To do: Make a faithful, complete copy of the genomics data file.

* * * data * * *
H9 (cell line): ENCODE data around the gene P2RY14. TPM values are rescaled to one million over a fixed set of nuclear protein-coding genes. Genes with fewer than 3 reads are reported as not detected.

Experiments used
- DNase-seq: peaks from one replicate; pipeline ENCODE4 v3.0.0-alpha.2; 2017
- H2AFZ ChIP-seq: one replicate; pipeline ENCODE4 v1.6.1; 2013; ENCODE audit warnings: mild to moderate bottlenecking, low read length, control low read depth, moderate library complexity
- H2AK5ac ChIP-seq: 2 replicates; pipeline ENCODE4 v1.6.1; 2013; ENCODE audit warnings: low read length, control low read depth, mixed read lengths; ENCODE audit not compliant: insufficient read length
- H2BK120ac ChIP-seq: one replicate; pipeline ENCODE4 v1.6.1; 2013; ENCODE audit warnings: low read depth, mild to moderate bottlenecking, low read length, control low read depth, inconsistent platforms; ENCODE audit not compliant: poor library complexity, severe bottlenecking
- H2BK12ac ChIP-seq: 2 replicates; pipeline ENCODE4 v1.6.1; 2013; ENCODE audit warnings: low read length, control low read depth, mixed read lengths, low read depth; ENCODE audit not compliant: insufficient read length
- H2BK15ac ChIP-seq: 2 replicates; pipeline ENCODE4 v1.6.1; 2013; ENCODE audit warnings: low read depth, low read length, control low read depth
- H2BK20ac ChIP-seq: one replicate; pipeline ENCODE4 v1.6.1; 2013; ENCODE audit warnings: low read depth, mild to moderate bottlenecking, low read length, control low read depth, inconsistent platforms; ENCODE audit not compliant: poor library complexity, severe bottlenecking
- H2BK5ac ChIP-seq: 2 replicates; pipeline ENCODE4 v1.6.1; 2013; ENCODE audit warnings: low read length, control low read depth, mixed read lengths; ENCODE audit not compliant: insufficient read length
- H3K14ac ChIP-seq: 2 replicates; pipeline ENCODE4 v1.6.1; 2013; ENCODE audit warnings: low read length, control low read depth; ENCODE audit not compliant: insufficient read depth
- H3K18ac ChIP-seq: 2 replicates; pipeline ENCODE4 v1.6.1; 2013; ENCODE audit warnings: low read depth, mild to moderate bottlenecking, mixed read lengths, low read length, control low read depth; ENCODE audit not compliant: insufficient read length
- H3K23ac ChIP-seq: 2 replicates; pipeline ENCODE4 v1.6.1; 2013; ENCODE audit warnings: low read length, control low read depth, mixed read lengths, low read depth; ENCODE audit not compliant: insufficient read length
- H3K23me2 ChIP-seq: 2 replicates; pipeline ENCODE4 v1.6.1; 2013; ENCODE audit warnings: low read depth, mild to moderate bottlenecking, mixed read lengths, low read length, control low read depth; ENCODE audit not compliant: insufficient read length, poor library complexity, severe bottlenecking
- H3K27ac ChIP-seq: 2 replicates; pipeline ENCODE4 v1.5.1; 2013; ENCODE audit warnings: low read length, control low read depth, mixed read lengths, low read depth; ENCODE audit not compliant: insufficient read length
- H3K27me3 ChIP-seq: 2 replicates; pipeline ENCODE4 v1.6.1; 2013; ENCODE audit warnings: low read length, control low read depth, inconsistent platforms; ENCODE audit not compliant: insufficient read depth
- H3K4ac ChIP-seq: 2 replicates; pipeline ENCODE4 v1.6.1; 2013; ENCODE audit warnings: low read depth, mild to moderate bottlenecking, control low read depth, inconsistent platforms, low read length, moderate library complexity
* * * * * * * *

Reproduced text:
H9 (cell line): ENCODE data around the gene P2RY14. TPM values are rescaled to one million over a fixed set of nuclear protein-coding genes. Genes with fewer than 3 reads are reported as not detected.

Experiments used
- DNase-seq: peaks from one replicate; pipeline ENCODE4 v3.0.0-alpha.2; 2017
- H2AFZ ChIP-seq: one replicate; pipeline ENCODE4 v1.6.1; 2013; ENCODE audit warnings: mild to moderate bottlenecking, low read length, control low read depth, moderate library complexity
- H2AK5ac ChIP-seq: 2 replicates; pipeline ENCODE4 v1.6.1; 2013; ENCODE audit warnings: low read length, control low read depth, mixed read lengths; ENCODE audit not compliant: insufficient read length
- H2BK120ac ChIP-seq: one replicate; pipeline ENCODE4 v1.6.1; 2013; ENCODE audit warnings: low read depth, mild to moderate bottlenecking, low read length, control low read depth, inconsistent platforms; ENCODE audit not compliant: poor library complexity, severe bottlenecking
- H2BK12ac ChIP-seq: 2 replicates; pipeline ENCODE4 v1.6.1; 2013; ENCODE audit warnings: low read length, control low read depth, mixed read lengths, low read depth; ENCODE audit not compliant: insufficient read length
- H2BK15ac ChIP-seq: 2 replicates; pipeline ENCODE4 v1.6.1; 2013; ENCODE audit warnings: low read depth, low read length, control low read depth
- H2BK20ac ChIP-seq: one replicate; pipeline ENCODE4 v1.6.1; 2013; ENCODE audit warnings: low read depth, mild to moderate bottlenecking, low read length, control low read depth, inconsistent platforms; ENCODE audit not compliant: poor library complexity, severe bottlenecking
- H2BK5ac ChIP-seq: 2 replicates; pipeline ENCODE4 v1.6.1; 2013; ENCODE audit warnings: low read length, control low read depth, mixed read lengths; ENCODE audit not compliant: insufficient read length
- H3K14ac ChIP-seq: 2 replicates; pipeline ENCODE4 v1.6.1; 2013; ENCODE audit warnings: low read length, control low read depth; ENCODE audit not compliant: insufficient read depth
- H3K18ac ChIP-seq: 2 replicates; pipeline ENCODE4 v1.6.1; 2013; ENCODE audit warnings: low read depth, mild to moderate bottlenecking, mixed read lengths, low read length, control low read depth; ENCODE audit not compliant: insufficient read length
- H3K23ac ChIP-seq: 2 replicates; pipeline ENCODE4 v1.6.1; 2013; ENCODE audit warnings: low read length, control low read depth, mixed read lengths, low read depth; ENCODE audit not compliant: insufficient read length
- H3K23me2 ChIP-seq: 2 replicates; pipeline ENCODE4 v1.6.1; 2013; ENCODE audit warnings: low read depth, mild to moderate bottlenecking, mixed read lengths, low read length, control low read depth; ENCODE audit not compliant: insufficient read length, poor library complexity, severe bottlenecking
- H3K27ac ChIP-seq: 2 replicates; pipeline ENCODE4 v1.5.1; 2013; ENCODE audit warnings: low read length, control low read depth, mixed read lengths, low read depth; ENCODE audit not compliant: insufficient read length
- H3K27me3 ChIP-seq: 2 replicates; pipeline ENCODE4 v1.6.1; 2013; ENCODE audit warnings: low read length, control low read depth, inconsistent platforms; ENCODE audit not compliant: insufficient read depth
- H3K4ac ChIP-seq: 2 replicates; pipeline ENCODE4 v1.6.1; 2013; ENCODE audit warnings: low read depth, mild to moderate bottlenecking, control low read depth, inconsistent platforms, low read length, moderate library complexity